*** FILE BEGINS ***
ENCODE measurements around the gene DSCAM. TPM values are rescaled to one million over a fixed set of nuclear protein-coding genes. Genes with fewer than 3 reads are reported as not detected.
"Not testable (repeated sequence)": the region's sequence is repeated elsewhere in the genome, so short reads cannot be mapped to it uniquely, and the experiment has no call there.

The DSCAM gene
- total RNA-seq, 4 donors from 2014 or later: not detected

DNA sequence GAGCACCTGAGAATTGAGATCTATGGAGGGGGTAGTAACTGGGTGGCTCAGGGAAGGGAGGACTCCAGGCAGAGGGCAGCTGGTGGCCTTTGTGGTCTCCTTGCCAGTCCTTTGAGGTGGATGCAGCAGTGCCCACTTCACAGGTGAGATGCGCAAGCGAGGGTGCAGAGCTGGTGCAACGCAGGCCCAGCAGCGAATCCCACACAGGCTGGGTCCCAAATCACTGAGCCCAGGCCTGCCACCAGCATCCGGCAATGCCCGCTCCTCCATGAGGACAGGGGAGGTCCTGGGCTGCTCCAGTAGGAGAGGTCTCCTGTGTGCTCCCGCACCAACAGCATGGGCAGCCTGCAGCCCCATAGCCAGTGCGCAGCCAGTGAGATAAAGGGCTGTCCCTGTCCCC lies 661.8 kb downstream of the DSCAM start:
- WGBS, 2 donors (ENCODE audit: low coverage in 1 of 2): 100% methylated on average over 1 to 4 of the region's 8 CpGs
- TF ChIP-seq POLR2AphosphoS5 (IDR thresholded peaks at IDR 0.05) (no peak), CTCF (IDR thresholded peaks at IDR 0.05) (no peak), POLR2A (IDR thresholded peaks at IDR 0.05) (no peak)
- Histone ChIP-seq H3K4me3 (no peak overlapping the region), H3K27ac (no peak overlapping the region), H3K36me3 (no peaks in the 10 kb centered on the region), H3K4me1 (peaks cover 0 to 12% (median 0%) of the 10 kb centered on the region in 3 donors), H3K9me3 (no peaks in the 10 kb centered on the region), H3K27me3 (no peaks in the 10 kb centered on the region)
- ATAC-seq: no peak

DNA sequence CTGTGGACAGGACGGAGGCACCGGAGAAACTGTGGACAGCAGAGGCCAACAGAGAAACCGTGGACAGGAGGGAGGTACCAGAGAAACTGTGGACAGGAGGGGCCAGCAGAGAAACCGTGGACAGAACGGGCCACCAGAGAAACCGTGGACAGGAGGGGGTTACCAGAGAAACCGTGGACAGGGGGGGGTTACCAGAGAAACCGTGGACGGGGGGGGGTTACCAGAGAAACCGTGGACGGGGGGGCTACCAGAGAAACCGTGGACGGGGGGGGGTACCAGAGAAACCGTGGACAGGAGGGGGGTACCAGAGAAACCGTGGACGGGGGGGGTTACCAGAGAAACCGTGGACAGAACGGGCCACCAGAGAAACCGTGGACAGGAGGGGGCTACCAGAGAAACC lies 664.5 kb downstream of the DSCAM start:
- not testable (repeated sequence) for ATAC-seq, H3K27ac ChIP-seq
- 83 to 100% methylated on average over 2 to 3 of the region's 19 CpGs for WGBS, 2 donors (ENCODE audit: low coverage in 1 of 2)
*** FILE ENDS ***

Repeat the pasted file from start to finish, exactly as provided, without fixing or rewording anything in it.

ENCODE measurements around the gene DSCAM. TPM values are rescaled to one million over a fixed set of nuclear protein-coding genes. Genes with fewer than 3 reads are reported as not detected.
"Not testable (repeated sequence)": the region's sequence is repeated elsewhere in the genome, so short reads cannot be mapped to it uniquely, and the experiment has no call there.

The DSCAM gene
- total RNA-seq, 4 donors from 2014 or later: not detected

DNA sequence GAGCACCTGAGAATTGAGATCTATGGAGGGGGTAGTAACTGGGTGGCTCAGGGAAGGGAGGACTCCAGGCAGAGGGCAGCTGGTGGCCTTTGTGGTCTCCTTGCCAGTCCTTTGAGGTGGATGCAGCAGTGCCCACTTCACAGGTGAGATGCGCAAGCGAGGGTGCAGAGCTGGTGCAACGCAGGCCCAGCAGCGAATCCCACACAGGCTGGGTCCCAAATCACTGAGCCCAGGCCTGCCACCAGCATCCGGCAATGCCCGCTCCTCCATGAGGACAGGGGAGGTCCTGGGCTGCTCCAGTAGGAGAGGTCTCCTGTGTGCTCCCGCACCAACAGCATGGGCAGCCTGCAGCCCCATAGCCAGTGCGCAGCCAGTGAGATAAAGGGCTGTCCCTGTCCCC lies 661.8 kb downstream of the DSCAM start:
- WGBS, 2 donors (ENCODE audit: low coverage in 1 of 2): 100% methylated on average over 1 to 4 of the region's 8 CpGs
- TF ChIP-seq POLR2AphosphoS5 (IDR thresholded peaks at IDR 0.05) (no peak), CTCF (IDR thresholded peaks at IDR 0.05) (no peak), POLR2A (IDR thresholded peaks at IDR 0.05) (no peak)
- Histone ChIP-seq H3K4me3 (no peak overlapping the region), H3K27ac (no peak overlapping the region), H3K36me3 (no peaks in the 10 kb centered on the region), H3K4me1 (peaks cover 0 to 12% (median 0%) of the 10 kb centered on the region in 3 donors), H3K9me3 (no peaks in the 10 kb centered on the region), H3K27me3 (no peaks in the 10 kb centered on the region)
- ATAC-seq: no peak

DNA sequence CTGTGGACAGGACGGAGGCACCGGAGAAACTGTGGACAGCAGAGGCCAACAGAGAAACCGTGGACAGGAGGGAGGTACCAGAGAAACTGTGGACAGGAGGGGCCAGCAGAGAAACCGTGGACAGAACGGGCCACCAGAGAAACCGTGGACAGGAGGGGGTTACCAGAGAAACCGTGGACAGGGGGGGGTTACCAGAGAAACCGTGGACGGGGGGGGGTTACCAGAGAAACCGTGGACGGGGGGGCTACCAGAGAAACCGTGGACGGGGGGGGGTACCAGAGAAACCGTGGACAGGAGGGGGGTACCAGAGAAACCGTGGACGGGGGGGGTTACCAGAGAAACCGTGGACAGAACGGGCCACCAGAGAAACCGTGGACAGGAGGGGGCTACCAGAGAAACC lies 664.5 kb downstream of the DSCAM start:
- not testable (repeated sequence) for ATAC-seq, H3K27ac ChIP-seq
- 83 to 100% methylated on average over 2 to 3 of the region's 19 CpGs for WGBS, 2 donors (ENCODE audit: low coverage in 1 of 2)